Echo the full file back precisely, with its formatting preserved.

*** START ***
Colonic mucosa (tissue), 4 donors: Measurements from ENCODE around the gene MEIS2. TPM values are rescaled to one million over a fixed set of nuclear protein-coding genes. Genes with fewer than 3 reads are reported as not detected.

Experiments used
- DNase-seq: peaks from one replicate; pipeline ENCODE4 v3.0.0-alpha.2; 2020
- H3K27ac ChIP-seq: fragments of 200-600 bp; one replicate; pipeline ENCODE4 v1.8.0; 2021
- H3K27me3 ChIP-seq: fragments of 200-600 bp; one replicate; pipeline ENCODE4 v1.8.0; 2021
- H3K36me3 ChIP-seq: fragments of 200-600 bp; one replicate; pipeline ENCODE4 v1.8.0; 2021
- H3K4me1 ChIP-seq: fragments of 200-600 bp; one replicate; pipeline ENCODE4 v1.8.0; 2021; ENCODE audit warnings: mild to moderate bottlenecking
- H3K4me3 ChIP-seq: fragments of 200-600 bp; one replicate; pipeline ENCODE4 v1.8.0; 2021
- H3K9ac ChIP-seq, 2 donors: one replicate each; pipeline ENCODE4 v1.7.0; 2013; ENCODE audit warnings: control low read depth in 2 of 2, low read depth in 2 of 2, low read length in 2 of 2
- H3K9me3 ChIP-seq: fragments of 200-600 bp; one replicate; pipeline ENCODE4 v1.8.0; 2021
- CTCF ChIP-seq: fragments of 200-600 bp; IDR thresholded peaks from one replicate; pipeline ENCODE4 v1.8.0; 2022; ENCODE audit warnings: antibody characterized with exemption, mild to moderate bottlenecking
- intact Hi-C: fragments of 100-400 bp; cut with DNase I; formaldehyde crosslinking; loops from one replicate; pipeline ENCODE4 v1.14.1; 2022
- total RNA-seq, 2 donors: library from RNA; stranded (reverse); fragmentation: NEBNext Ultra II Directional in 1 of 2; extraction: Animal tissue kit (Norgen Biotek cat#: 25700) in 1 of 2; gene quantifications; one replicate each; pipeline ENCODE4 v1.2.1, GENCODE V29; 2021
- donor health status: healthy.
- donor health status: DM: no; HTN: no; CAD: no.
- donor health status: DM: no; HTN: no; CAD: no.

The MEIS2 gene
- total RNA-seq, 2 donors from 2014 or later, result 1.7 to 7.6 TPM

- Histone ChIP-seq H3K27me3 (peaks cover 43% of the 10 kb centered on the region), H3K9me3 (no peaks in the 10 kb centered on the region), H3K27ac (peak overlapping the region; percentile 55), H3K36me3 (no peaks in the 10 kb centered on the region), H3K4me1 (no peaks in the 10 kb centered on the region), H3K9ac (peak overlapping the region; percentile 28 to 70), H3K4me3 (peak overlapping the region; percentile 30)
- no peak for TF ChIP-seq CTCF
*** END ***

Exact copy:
Colonic mucosa (tissue), 4 donors: Measurements from ENCODE around the gene MEIS2. TPM values are rescaled to one million over a fixed set of nuclear protein-coding genes. Genes with fewer than 3 reads are reported as not detected.

Experiments used
- DNase-seq: peaks from one replicate; pipeline ENCODE4 v3.0.0-alpha.2; 2020
- H3K27ac ChIP-seq: fragments of 200-600 bp; one replicate; pipeline ENCODE4 v1.8.0; 2021
- H3K27me3 ChIP-seq: fragments of 200-600 bp; one replicate; pipeline ENCODE4 v1.8.0; 2021
- H3K36me3 ChIP-seq: fragments of 200-600 bp; one replicate; pipeline ENCODE4 v1.8.0; 2021
- H3K4me1 ChIP-seq: fragments of 200-600 bp; one replicate; pipeline ENCODE4 v1.8.0; 2021; ENCODE audit warnings: mild to moderate bottlenecking
- H3K4me3 ChIP-seq: fragments of 200-600 bp; one replicate; pipeline ENCODE4 v1.8.0; 2021
- H3K9ac ChIP-seq, 2 donors: one replicate each; pipeline ENCODE4 v1.7.0; 2013; ENCODE audit warnings: control low read depth in 2 of 2, low read depth in 2 of 2, low read length in 2 of 2
- H3K9me3 ChIP-seq: fragments of 200-600 bp; one replicate; pipeline ENCODE4 v1.8.0; 2021
- CTCF ChIP-seq: fragments of 200-600 bp; IDR thresholded peaks from one replicate; pipeline ENCODE4 v1.8.0; 2022; ENCODE audit warnings: antibody characterized with exemption, mild to moderate bottlenecking
- intact Hi-C: fragments of 100-400 bp; cut with DNase I; formaldehyde crosslinking; loops from one replicate; pipeline ENCODE4 v1.14.1; 2022
- total RNA-seq, 2 donors: library from RNA; stranded (reverse); fragmentation: NEBNext Ultra II Directional in 1 of 2; extraction: Animal tissue kit (Norgen Biotek cat#: 25700) in 1 of 2; gene quantifications; one replicate each; pipeline ENCODE4 v1.2.1, GENCODE V29; 2021
- donor health status: healthy.
- donor health status: DM: no; HTN: no; CAD: no.
- donor health status: DM: no; HTN: no; CAD: no.

The MEIS2 gene
- total RNA-seq, 2 donors from 2014 or later, result 1.7 to 7.6 TPM

- Histone ChIP-seq H3K27me3 (peaks cover 43% of the 10 kb centered on the region), H3K9me3 (no peaks in the 10 kb centered on the region), H3K27ac (peak overlapping the region; percentile 55), H3K36me3 (no peaks in the 10 kb centered on the region), H3K4me1 (no peaks in the 10 kb centered on the region), H3K9ac (peak overlapping the region; percentile 28 to 70), H3K4me3 (peak overlapping the region; percentile 30)
- no peak for TF ChIP-seq CTCF